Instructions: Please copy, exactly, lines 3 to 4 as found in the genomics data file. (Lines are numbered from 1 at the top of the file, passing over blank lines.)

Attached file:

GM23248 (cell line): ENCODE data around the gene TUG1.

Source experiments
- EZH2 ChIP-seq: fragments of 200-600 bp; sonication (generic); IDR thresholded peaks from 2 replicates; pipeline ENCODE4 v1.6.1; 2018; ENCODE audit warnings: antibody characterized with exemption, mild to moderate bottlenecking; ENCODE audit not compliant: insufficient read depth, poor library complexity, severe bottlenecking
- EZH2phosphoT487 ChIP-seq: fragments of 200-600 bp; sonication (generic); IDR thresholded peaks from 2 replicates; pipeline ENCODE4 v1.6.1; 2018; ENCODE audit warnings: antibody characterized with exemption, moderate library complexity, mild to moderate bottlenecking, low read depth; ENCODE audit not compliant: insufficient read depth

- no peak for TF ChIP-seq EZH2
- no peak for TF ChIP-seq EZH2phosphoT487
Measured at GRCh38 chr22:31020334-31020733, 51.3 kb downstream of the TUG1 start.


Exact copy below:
- EZH2 ChIP-seq: fragments of 200-600 bp; sonication (generic); IDR thresholded peaks from 2 replicates; pipeline ENCODE4 v1.6.1; 2018; ENCODE audit warnings: antibody characterized with exemption, mild to moderate bottlenecking; ENCODE audit not compliant: insufficient read depth, poor library complexity, severe bottlenecking
- EZH2phosphoT487 ChIP-seq: fragments of 200-600 bp; sonication (generic); IDR thresholded peaks from 2 replicates; pipeline ENCODE4 v1.6.1; 2018; ENCODE audit warnings: antibody characterized with exemption, moderate library complexity, mild to moderate bottlenecking, low read depth; ENCODE audit not compliant: insufficient read depth